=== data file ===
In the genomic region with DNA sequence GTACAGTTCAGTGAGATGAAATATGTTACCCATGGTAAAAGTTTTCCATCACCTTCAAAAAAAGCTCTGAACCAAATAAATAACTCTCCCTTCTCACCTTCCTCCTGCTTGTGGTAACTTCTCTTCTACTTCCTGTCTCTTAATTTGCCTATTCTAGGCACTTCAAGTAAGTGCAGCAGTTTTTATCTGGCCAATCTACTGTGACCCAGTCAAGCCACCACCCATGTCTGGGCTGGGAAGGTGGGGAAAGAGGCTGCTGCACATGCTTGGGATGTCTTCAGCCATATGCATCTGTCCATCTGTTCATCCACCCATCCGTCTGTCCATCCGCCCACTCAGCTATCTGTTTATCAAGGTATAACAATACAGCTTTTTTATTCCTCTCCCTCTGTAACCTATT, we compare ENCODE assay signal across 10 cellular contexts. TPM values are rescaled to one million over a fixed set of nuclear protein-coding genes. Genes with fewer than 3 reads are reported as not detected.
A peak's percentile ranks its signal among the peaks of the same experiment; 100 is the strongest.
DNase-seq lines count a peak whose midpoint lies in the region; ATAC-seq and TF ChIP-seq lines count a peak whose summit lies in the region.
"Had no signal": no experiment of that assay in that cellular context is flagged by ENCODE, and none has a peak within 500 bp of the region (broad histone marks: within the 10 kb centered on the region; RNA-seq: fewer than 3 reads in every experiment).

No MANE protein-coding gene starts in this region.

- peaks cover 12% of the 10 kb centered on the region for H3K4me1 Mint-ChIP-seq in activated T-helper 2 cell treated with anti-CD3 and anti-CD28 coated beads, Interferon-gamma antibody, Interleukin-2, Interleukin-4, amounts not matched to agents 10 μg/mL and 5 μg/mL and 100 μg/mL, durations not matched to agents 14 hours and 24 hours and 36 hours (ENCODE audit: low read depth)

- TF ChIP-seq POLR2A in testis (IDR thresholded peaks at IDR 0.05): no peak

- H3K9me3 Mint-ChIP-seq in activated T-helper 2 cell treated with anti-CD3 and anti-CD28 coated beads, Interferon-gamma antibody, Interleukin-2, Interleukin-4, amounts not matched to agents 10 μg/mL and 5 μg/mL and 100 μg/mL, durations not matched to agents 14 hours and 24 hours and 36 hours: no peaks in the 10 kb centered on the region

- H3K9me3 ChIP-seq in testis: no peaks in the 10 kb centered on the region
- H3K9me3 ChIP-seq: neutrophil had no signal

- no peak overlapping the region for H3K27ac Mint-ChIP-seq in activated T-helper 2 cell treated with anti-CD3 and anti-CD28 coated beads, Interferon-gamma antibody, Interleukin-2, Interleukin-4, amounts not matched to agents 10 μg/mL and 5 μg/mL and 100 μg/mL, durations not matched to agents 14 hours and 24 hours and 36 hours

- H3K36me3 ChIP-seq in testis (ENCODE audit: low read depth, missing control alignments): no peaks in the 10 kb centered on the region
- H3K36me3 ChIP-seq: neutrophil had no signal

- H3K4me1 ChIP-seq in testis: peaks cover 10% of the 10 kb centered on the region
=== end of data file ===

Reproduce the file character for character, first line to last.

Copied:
In the genomic region with DNA sequence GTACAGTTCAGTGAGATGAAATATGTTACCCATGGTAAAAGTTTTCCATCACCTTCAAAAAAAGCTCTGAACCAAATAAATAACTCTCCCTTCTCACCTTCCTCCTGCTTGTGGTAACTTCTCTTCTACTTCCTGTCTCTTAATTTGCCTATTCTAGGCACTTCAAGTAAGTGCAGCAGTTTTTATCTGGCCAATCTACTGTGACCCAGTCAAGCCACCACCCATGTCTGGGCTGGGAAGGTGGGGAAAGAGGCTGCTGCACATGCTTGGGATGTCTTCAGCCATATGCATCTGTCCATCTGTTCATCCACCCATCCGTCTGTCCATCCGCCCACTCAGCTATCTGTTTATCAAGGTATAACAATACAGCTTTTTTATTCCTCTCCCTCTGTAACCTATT, we compare ENCODE assay signal across 10 cellular contexts. TPM values are rescaled to one million over a fixed set of nuclear protein-coding genes. Genes with fewer than 3 reads are reported as not detected.
A peak's percentile ranks its signal among the peaks of the same experiment; 100 is the strongest.
DNase-seq lines count a peak whose midpoint lies in the region; ATAC-seq and TF ChIP-seq lines count a peak whose summit lies in the region.
"Had no signal": no experiment of that assay in that cellular context is flagged by ENCODE, and none has a peak within 500 bp of the region (broad histone marks: within the 10 kb centered on the region; RNA-seq: fewer than 3 reads in every experiment).

No MANE protein-coding gene starts in this region.

- peaks cover 12% of the 10 kb centered on the region for H3K4me1 Mint-ChIP-seq in activated T-helper 2 cell treated with anti-CD3 and anti-CD28 coated beads, Interferon-gamma antibody, Interleukin-2, Interleukin-4, amounts not matched to agents 10 μg/mL and 5 μg/mL and 100 μg/mL, durations not matched to agents 14 hours and 24 hours and 36 hours (ENCODE audit: low read depth)

- TF ChIP-seq POLR2A in testis (IDR thresholded peaks at IDR 0.05): no peak

- H3K9me3 Mint-ChIP-seq in activated T-helper 2 cell treated with anti-CD3 and anti-CD28 coated beads, Interferon-gamma antibody, Interleukin-2, Interleukin-4, amounts not matched to agents 10 μg/mL and 5 μg/mL and 100 μg/mL, durations not matched to agents 14 hours and 24 hours and 36 hours: no peaks in the 10 kb centered on the region

- H3K9me3 ChIP-seq in testis: no peaks in the 10 kb centered on the region
- H3K9me3 ChIP-seq: neutrophil had no signal

- no peak overlapping the region for H3K27ac Mint-ChIP-seq in activated T-helper 2 cell treated with anti-CD3 and anti-CD28 coated beads, Interferon-gamma antibody, Interleukin-2, Interleukin-4, amounts not matched to agents 10 μg/mL and 5 μg/mL and 100 μg/mL, durations not matched to agents 14 hours and 24 hours and 36 hours

- H3K36me3 ChIP-seq in testis (ENCODE audit: low read depth, missing control alignments): no peaks in the 10 kb centered on the region
- H3K36me3 ChIP-seq: neutrophil had no signal

- H3K4me1 ChIP-seq in testis: peaks cover 10% of the 10 kb centered on the region